NOAA 2004 Photos

Titanic: 2004
As a follow up to his 1986 mosaic, Robert Ballard conducted an overhead mosaic of the wreck again in 2004. This comparison allowed him, and the world to get their first perspective of Titanic's rate of deterioration. Notable differences included the collapse of the foremast and parts of the aft end of the boat deck. The navigation bridge had also collapsed significantly between expeditions. New holes had begun to open up in the roof of the reading and writing room, and the gymnasium had almost completely disappeared. Collapses were progressing in the vicinity of the grand staircase, and by 2010, these collapses would be nearly complete.

Dr. Robert Ballard keeps watch in the control van on board NOAA's RV, Ronald H. Brown. In the background, the 1986 mosaic provides reference for what has changed at the site since the wreck was discovered.

ROV Hercules is lifted over the side of the Ronald H. Brown. After deployment, Hercules makes the 2 1/2 hour descent to the sea floor.

ARGUS is prepared for deployment. ARGUS worked in tandem with Hercules during the 2004 expedition to carry out an unmanned survey of the wreck site and create a photomosaic, visible at the top of this page.

Dr. Robert Ballard with the Hercules ROV. The large cable attached to Hercules provides power to the ROV and transmits data back to the surface. The tether itself is over 3 miles long.

Dr. Ballard plans out a dive to the wreck with the crew from NOAA. Craig McLean stands in the background, the 2004 expedition is his second trip to wreck in two years.

A hand carved tiki that would be bolted to the frame of ARGUS for good luck on its trip to the seafloor. These tiki's are a tradition with the crew that operates ARGUS, and each one is hand carved.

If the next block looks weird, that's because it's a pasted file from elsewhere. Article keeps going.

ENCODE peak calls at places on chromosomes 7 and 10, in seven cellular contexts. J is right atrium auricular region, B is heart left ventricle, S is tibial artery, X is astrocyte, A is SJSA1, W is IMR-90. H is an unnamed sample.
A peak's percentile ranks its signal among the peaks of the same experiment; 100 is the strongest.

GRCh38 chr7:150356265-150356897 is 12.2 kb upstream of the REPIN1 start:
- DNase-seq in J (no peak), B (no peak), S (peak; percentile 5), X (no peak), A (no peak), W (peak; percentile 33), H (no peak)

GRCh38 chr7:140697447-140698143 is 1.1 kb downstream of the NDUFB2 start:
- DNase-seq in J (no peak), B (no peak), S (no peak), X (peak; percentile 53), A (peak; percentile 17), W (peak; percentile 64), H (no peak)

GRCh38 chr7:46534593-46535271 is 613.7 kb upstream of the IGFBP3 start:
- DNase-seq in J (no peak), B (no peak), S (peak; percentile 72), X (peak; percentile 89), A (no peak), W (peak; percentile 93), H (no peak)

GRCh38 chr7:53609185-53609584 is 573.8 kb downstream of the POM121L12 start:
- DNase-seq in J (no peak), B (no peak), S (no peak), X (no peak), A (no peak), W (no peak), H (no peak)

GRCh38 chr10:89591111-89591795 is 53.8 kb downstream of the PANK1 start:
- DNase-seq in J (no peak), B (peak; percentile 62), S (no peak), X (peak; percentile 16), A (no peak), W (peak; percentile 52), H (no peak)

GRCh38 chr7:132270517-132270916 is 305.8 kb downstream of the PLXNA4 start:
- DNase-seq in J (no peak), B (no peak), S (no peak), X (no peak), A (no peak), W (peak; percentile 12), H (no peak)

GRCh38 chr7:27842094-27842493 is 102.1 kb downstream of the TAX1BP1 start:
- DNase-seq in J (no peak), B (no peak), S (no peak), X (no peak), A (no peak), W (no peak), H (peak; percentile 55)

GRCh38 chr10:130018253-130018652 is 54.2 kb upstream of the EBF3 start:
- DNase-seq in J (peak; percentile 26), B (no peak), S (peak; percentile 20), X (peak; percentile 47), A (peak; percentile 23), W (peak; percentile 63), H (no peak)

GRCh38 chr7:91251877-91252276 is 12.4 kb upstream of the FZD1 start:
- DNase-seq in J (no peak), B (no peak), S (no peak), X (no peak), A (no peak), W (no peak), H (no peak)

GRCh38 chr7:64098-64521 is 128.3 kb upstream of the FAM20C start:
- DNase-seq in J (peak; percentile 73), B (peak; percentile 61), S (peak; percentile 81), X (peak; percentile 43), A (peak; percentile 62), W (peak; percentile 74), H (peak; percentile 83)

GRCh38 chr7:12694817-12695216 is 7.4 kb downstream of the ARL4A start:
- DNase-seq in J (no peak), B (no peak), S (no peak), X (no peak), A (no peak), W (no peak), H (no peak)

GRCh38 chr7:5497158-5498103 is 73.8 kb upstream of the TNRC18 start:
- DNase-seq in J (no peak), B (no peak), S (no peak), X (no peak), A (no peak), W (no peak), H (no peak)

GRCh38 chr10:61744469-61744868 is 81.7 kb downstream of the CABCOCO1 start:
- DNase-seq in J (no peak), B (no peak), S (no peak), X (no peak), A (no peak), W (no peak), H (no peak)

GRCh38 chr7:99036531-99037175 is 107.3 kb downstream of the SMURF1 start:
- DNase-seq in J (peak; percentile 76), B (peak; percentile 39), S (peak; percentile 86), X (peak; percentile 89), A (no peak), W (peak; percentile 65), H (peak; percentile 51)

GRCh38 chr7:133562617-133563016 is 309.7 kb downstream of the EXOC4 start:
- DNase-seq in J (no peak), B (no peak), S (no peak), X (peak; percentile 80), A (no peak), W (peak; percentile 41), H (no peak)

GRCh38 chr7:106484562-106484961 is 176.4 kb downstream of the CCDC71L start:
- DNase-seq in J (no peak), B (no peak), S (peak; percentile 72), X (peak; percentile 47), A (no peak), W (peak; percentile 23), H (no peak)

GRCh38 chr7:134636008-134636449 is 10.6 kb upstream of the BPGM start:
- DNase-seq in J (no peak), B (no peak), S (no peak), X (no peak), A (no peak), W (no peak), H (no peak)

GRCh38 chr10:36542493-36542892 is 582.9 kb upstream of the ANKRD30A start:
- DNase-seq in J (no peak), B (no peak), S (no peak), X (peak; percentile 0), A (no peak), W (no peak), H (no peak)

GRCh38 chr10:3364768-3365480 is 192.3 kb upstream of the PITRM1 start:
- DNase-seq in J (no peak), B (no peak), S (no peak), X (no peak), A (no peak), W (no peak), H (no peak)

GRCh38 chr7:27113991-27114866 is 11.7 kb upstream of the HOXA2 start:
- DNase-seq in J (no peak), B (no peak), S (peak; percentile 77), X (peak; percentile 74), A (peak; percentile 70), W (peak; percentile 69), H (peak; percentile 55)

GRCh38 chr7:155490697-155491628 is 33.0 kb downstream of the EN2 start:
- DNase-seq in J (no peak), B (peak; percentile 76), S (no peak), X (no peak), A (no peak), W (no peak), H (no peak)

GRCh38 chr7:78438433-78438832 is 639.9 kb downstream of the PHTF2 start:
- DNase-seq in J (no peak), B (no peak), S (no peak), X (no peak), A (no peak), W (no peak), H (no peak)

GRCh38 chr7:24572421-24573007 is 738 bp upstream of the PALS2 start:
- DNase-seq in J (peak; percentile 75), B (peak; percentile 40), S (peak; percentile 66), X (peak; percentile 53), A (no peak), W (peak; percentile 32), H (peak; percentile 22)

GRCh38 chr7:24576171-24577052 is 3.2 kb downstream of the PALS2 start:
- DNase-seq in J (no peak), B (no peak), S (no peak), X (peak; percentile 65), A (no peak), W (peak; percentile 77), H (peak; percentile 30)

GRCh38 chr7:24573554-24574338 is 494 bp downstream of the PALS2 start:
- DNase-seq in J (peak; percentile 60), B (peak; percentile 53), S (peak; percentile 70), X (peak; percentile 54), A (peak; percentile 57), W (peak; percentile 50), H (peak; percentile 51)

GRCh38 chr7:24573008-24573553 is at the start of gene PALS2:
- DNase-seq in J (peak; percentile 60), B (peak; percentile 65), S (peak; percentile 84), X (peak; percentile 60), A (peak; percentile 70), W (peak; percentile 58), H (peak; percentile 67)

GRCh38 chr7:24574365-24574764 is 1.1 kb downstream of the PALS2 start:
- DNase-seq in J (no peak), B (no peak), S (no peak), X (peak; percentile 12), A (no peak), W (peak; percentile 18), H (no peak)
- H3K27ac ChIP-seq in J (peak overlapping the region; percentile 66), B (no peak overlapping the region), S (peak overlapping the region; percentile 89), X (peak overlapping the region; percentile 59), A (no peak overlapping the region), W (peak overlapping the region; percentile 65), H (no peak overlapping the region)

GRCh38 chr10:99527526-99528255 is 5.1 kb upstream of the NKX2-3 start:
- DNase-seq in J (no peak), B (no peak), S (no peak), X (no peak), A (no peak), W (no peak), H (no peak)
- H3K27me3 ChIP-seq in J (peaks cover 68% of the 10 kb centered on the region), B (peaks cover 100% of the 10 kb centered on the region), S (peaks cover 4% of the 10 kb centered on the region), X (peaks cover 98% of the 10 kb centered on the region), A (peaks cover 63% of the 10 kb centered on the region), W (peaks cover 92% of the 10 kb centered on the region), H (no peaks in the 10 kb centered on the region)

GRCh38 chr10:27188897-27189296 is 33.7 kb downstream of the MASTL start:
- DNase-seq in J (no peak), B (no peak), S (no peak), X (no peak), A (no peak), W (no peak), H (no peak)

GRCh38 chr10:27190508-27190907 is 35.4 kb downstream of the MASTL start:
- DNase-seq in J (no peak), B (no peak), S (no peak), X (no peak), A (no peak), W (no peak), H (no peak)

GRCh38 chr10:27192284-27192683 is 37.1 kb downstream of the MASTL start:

Titanic's iconic prow emerges from the darkness. The anchor for rigging lines run from the foremast hangs down at its stem in remarkably good condition.

Another view of the prow as the camera passes over it to begin a survey of the wreck.

An open window to the officers quarters reveals only darkness within. A bar from a collapsed railing hangs from the roof at right, and the cover for a sidelight lies half buried in sediment on the deck below.

Titanic's telemotor - all that remains of the wheelhouse and navigating bridge equipment. The ships main helm was seated only a few feet aft of this spot and connected to this telemotor directly. The telemotor translated steering commands from the helm to the steering gear in the stern. The remains of Titanic's helm were found against the aft bulwark of this room and recovered. The helm is now on display at Titanic: The Artifact Exhibition in Las Vegas, Nevada, USA.

As areas were photographed for the photomosaic, a mark would be made on a grid over the 1986 mosaic to keep track of progress.

During a dive operation, the control van was a busy place, with crew members monitoring telemetry and video feeds, operating cameras and adjusting vehicle maneuvers as necessary.

Dr. Ballard assists in stabilizing Hercules during deployment

A BART (Biological Activity Reaction Test) platform is inspected after being recovered from the sea floor. This platform and others like it were initially deployed in 1998 at the wreck site to study how prolonged exposure to deep sea environments affects different materials. These experiments help in the process of designing deep sea pipelines and other infrastructure to prevent destruction of expensive equipment or leaking hazardous materials into fragile marine ecosystems. These platforms were left at Titanic's wreck site for an average of 5 years before recovery, and were inspected during expeditions such as 2003. You can see footage of the 2003 BART platform inspection on Page 5 of the Bow section footage under NOAA 2003.

Inside the control van on board Ronald H. Brown

Hercules undergoes maintenance. During Dive 2 of the 2004 expedition, a series of problems with Hercules resulted in an aborted dive and a need for repairs at sea.

During his downtime, Dr. Ballard assembles a jigsaw puzzle of Titanic, custom made for him by a crew member before the expedition.